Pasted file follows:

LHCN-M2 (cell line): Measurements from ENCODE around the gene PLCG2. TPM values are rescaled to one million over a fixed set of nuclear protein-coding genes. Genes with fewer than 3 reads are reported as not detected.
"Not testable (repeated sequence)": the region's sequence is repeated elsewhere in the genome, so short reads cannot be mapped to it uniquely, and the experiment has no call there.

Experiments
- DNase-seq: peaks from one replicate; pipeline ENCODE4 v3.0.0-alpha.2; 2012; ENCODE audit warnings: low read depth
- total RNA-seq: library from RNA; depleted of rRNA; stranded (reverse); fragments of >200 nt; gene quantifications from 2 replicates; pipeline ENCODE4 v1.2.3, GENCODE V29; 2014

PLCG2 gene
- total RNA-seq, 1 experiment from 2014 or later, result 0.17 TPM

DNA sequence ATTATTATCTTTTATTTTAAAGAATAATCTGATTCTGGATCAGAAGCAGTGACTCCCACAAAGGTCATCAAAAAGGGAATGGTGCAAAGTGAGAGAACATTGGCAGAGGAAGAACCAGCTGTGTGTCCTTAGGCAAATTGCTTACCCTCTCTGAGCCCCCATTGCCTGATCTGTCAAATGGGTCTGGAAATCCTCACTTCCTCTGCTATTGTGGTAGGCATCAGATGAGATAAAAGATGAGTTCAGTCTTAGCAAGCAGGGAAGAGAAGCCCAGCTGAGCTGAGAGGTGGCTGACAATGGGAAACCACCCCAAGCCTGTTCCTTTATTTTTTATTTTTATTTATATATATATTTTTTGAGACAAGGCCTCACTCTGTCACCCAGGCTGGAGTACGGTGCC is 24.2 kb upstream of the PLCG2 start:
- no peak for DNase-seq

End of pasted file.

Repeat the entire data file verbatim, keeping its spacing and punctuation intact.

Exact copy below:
LHCN-M2 (cell line): Measurements from ENCODE around the gene PLCG2. TPM values are rescaled to one million over a fixed set of nuclear protein-coding genes. Genes with fewer than 3 reads are reported as not detected.
"Not testable (repeated sequence)": the region's sequence is repeated elsewhere in the genome, so short reads cannot be mapped to it uniquely, and the experiment has no call there.

Experiments
- DNase-seq: peaks from one replicate; pipeline ENCODE4 v3.0.0-alpha.2; 2012; ENCODE audit warnings: low read depth
- total RNA-seq: library from RNA; depleted of rRNA; stranded (reverse); fragments of >200 nt; gene quantifications from 2 replicates; pipeline ENCODE4 v1.2.3, GENCODE V29; 2014

PLCG2 gene
- total RNA-seq, 1 experiment from 2014 or later, result 0.17 TPM

DNA sequence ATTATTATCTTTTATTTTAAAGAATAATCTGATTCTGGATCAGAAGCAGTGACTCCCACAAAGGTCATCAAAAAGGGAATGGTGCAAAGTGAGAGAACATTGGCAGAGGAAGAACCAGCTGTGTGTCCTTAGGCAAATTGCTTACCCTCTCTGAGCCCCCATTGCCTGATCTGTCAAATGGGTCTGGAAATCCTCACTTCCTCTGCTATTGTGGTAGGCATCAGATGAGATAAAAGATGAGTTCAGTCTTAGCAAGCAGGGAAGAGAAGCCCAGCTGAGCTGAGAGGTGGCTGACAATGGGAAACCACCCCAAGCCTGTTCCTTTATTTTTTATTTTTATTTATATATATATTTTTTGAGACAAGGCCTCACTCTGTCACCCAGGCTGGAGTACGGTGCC is 24.2 kb upstream of the PLCG2 start:
- no peak for DNase-seq